Nature photographer and fine-art printer Bill Atkinson - better known to early computer geeks as one of the creators of the Macintosh computer - has updated his collection of free profiles for newer Epson wide format printers. Over the past several weeks, Atkinson has been assembling on his web site profiles for use with the Epson Stylus Pro 4800, 7800 and 9800 and three different paper stocks: Epson's Premium Luster (250), Premium Semimatte (250) and Premium Glossy (250).
Like previous profiles the photographer has released to the photographic community, they're generated using printer targets of his own design. This time out, however, Atkinson has taken the measurement data from a custom 4096-patch RGB target and generated 48 separate profiles for Premium Luster and Premium Semimatte, and 32 for Premium Glossy. Each profile is comprised of a particular combination of settings for Print Quality (1440 or 2880 dpi), Color Density (0 or +5), bidirectional printing (on/off) and, most significantly, gamut mapping for the perceptual rendering intent (eight different mappings in all).
The different gamut mappings, says Atkinson, provide for a "bouquet" of profile options for users of these printers. That's because Photoshop's on-screen proofing mode can preview the effects of each gamut mapping when the profile is selected in Proof Setup along with Perceptual as the rendering intent, thereby enabling the selection of the optimum gamut mapping for the photo at hand. Unlike relative colorimetric, the other commonly-used rendering intent when printing photos, makers of profile generation software have a fair bit of latitude in how their perceptual algorithms map colours during a conversion. This becomes apparent when soft-proofing the eight different options for each printer driver combo Atkinson has generated profiles for: image contrast and colour vividness changes quite dramatically in some cases, and these differences carry through to the print.
The eight different gamut mappings come courtesy of the options available in the five programs he used to build the profiles: ColorSavvy ProfilePrinterDeluxe v5.3, ColorVision ProfilerPro, Fujifilm ColourKit 4.3.1b1, GretagMacbeth ProfileMaker Pro 5.0.5 and X-Rite MonacoProfiler 4.7.2. Though not all of the makers of these packages permit the resulting profiles to be freely distributed normally, Atkinson secured the necessary permissions.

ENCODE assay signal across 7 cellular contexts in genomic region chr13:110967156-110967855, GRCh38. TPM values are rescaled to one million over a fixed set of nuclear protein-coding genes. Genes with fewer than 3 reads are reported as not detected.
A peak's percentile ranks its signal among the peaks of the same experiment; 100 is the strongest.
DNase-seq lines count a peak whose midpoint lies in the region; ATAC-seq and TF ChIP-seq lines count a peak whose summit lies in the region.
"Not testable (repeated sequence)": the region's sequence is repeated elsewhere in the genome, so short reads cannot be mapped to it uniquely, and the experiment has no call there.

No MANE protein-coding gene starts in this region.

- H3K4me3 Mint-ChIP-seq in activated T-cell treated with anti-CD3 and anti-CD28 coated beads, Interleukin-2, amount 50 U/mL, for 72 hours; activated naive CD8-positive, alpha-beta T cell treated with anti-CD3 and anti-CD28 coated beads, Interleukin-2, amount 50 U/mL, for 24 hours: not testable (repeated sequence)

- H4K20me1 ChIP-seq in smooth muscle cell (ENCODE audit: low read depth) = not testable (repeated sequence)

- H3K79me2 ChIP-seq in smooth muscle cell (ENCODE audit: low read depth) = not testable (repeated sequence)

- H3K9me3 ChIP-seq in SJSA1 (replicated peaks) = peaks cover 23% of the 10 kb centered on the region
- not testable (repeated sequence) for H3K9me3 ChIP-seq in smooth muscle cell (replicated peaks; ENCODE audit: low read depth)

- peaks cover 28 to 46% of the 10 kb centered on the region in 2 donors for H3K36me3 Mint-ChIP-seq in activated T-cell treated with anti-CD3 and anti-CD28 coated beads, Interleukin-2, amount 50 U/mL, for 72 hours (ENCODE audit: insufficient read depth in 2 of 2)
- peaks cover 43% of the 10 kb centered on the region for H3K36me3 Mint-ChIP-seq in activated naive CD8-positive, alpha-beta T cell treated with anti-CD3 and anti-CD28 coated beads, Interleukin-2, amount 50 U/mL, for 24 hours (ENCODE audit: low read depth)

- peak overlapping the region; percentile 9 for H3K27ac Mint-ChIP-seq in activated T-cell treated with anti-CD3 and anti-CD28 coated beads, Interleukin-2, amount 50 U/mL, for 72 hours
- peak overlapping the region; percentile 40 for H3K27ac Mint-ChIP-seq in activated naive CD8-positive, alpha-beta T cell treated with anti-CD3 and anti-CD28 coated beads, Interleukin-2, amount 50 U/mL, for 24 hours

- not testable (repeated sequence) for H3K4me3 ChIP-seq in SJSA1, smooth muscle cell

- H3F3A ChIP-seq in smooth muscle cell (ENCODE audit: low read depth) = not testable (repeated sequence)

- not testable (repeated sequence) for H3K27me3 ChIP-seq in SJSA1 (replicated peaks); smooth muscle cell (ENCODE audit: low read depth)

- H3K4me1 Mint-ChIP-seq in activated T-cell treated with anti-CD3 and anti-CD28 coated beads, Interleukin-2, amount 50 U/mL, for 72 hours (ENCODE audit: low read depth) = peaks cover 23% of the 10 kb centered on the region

All of the targets were printed on an Epson 9800 that was calibrated with Epson ColorBase first. As such, they should work equally well with a calibrated 7800. Plus, Atkinson noted in an email exchange that the profiles may also be applicable to a calibrated 4800, but not the R2400 (or older printers that don't use the Ultrachrome K3 inkset). His comments on the level of compatibility with these printer models are based on recent feedback from Epson, rather than his own testing, however. In making three prints today on our ColorBase-calibrated 4800, the results with Atkinson's ProfileMaker 5.0.5-generated profiles were a close match to ones we had generated with the same software earlier this week. This suggests that 4800 users, in addition to those running a 7800 or 9800, may find it worthwhile to check out Atkinson's new profile offerings.
In fact, even if you don't own any of these printers, but you're considering the purchasing of one of these profiling packages, Atkinson's profile collections provide useful information about the quality of the profiles each package generates and whether one application's handling of the perceptual rendering intent is better-suited to the types of photos you print. You can of course compare the relative colorimetric intents in the packages too.
Atkinson's profile collections for the 9800 (and therefore the 7800 and 4800 also, as discussed above), as well as profiles for the Epson Style Pro 9600, a range of custom printer targets for certain GretagMacbeth and X-Rite devices, test images and more are on the Bill's Color Profile Downloads page of his web site. Atkinson, in conjunction with landscape shooter Charles Cramer, also stages a series of workshops each year called Digital Printing for the Fine Art Photographer. Six such workshops are planned for 2006.